To young Morrison,who absorbed a lot when on a movie set,  Ford was a man  in complete command.  He made decisions, decisive ones,  and he didn’t back down from his decisions.  In effect being the father figure Morrison probably would have liked to have had, despite the niceness that was in Clyde Morrison.

In the summer of 1927, Morrison injured his shoulder during some horseplay in the Pacific Ocean.  The injury caused him to lose his scholarship, so dropping out of USC, the young man decided to get work at the movie studios, full time work.  Being a prop man was his first job and then he also got some bit parts to play in some films.

In 1929, Raoul Walsh, movie director, wanted to make a Western epic and found his chance in The Big Trail.  He had spied Morrison moving a table for a scene set-up on the studio lot and decided he wanted  to screen test the prop man to possibly play the male lead.  Morrison passed the screentest and got the part.  That’s when his name changed to John Wayne.  The Big Trail was hyped in a big way by Fox Studio, as was their new star, John Wayne.  Sadly, the film flopped and Wayne’s fledgling career ended up at poverty row studios, making a lot of B movie westerns.  Wayne would often go to “Pappy”, his  nickname for John Ford, and beg him to put him in one of Ford’s films.  Ford would reassure Wayne that one day, the right script would come along, and then he’d put Wayne in that film.  After 10 years, the right picture finally came along: Stagecoach.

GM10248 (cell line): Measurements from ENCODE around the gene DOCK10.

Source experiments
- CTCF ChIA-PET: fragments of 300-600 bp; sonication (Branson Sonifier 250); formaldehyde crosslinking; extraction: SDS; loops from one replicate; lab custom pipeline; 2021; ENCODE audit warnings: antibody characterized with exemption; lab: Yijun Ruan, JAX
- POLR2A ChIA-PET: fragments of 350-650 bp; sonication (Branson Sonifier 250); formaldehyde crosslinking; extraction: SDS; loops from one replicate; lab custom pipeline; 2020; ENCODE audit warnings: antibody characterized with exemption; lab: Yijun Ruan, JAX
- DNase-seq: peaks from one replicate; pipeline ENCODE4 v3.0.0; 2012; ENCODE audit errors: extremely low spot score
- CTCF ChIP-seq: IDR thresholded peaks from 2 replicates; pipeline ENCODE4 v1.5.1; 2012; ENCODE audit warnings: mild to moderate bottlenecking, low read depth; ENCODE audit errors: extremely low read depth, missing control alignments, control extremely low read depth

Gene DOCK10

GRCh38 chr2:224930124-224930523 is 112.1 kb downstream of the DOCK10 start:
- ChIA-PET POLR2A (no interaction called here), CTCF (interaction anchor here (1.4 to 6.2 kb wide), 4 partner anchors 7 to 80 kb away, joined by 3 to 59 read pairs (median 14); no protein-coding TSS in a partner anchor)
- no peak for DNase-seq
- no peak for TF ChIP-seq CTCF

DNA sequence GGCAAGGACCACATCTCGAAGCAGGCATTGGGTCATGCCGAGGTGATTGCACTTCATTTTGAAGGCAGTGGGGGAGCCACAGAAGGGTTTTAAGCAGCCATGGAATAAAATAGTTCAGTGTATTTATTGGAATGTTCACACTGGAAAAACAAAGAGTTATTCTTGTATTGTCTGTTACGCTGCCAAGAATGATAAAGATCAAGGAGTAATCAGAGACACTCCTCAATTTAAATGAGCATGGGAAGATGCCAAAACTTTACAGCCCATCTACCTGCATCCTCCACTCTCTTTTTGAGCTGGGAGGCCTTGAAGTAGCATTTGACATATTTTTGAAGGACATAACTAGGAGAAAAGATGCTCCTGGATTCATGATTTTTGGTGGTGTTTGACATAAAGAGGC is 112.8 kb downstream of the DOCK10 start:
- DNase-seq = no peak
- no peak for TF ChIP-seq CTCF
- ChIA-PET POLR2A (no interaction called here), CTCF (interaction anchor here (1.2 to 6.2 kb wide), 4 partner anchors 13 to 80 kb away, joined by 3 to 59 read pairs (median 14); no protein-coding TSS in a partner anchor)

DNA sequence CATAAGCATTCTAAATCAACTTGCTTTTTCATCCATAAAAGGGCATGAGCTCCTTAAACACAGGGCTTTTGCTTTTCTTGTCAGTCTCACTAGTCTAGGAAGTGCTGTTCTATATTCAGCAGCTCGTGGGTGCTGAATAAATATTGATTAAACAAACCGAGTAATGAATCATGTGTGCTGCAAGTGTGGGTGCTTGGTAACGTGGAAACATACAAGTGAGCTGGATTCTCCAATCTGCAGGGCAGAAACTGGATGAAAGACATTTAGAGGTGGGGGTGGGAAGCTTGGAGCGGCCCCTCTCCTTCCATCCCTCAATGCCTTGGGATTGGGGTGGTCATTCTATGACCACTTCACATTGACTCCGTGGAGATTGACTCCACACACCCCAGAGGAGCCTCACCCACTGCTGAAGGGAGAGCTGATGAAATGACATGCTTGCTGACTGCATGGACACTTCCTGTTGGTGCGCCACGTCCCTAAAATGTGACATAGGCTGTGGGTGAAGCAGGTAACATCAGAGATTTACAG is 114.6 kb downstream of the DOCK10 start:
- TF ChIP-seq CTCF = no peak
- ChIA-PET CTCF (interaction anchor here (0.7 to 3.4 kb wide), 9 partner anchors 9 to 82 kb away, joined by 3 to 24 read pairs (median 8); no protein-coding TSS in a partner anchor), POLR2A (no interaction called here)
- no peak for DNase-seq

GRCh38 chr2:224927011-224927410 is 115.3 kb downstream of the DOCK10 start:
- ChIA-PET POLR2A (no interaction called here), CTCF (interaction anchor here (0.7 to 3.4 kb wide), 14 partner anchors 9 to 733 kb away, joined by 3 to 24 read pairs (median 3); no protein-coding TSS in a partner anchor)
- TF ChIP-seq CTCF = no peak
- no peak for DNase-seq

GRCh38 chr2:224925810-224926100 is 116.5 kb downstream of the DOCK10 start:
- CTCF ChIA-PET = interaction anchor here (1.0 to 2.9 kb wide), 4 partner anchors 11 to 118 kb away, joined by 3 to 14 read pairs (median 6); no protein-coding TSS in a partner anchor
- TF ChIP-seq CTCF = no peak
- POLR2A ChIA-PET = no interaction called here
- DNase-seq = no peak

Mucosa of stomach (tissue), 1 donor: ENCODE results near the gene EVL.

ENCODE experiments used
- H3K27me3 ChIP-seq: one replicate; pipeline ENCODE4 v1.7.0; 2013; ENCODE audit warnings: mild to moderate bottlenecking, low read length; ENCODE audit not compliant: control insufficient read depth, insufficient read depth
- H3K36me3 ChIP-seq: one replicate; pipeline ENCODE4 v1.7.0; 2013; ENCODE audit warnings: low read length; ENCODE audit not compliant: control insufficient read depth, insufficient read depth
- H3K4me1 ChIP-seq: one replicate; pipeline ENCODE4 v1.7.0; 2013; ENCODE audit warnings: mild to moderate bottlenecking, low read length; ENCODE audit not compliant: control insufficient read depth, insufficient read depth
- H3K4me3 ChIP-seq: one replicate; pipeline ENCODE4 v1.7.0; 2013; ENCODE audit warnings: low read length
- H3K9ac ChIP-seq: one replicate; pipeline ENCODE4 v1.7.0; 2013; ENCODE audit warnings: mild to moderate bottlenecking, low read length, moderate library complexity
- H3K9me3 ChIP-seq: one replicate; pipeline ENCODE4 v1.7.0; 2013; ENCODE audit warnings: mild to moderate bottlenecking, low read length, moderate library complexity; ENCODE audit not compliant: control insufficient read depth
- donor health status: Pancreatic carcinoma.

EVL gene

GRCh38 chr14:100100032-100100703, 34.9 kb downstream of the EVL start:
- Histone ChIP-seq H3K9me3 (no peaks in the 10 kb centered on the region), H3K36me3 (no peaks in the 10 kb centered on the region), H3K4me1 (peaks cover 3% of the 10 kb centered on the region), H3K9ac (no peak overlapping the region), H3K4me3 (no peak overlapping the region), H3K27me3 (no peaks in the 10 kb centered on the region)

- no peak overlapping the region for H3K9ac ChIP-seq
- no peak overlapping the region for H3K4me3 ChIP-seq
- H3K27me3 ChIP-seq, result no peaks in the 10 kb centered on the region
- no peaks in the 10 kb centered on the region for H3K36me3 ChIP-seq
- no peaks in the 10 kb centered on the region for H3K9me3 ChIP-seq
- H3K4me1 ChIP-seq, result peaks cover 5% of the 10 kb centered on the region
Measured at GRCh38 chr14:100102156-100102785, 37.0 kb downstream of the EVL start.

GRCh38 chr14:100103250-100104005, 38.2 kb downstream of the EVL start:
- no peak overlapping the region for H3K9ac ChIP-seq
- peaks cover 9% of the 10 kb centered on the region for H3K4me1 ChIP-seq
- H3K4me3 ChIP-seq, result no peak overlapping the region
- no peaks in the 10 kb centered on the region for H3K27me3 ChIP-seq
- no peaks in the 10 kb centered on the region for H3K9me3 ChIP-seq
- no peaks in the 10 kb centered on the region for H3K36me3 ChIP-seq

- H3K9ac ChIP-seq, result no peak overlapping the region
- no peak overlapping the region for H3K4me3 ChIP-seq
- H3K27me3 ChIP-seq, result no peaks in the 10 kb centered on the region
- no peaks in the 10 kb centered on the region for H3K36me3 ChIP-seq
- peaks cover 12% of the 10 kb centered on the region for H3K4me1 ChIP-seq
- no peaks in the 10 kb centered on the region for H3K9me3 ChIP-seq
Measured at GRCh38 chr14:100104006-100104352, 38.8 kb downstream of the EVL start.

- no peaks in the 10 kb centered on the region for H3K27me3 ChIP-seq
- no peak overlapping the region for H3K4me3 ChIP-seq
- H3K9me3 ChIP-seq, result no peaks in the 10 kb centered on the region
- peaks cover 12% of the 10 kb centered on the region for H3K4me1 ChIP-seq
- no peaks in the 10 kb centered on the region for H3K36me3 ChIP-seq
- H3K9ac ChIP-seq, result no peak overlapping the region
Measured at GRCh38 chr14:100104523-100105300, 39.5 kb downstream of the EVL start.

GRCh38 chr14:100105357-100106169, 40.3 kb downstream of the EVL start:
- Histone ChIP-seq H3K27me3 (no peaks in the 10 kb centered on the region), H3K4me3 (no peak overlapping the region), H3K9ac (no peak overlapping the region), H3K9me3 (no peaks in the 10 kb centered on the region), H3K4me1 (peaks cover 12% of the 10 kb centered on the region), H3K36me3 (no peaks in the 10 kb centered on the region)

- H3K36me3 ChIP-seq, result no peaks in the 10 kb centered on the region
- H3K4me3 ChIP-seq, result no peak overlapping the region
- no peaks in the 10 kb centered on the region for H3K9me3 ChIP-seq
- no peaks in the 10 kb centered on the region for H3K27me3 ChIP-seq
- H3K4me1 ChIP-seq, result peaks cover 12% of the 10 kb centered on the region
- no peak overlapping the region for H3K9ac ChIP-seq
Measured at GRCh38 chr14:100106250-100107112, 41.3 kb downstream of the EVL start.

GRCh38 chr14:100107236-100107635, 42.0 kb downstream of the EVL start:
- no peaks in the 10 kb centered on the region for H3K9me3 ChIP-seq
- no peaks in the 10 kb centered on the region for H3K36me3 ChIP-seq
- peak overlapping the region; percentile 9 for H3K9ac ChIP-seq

stagecoach movie poster

Coincidentally, while researching for this blogathon, Turner Classic Movies came through like a champ and aired Stagecoach! I tivoed it and watched it again, recently.  I was struck by the amount of shots Ford put on just Wayne’s face.  That moment when we first meet Wayne’s character, Ringo Kid, has become a classic scene and rightly so.  With Ringo trudging across the desert carrying his saddle, standing there strong and twirling his rifle, as the Stagecoach approaches him, Ford zoomed the camera in right at Wayne’s figure then face-a star was born in that shot.  Katharine Hepburn said that George Cukor helped to make her a star in her first movie, A Bill of Divorcement, due to how her character was filmed in her introductory scenes.  I concur, that that was what Ford did with Wayne’s introductory shot in Stagecoach.  Here’s a link to that iconic movie, via Youtube; at the 18:35 minute mark, is Ringo’s entrance into the plot.  Also watch Wayne’s face as one minute he’s laughing with the doc at remembering how the doc helped his little brother’s broken arm and then the change to sorrow when he remembers that the little brother died when someone shot him.  Also  notice Wayne’s face as he watches Claire Trevor’s character hold a newborn baby.  Those ranges in emotions tell me that Ford knew what he wanted his actor to convey in those moments and Wayne delivered excellently.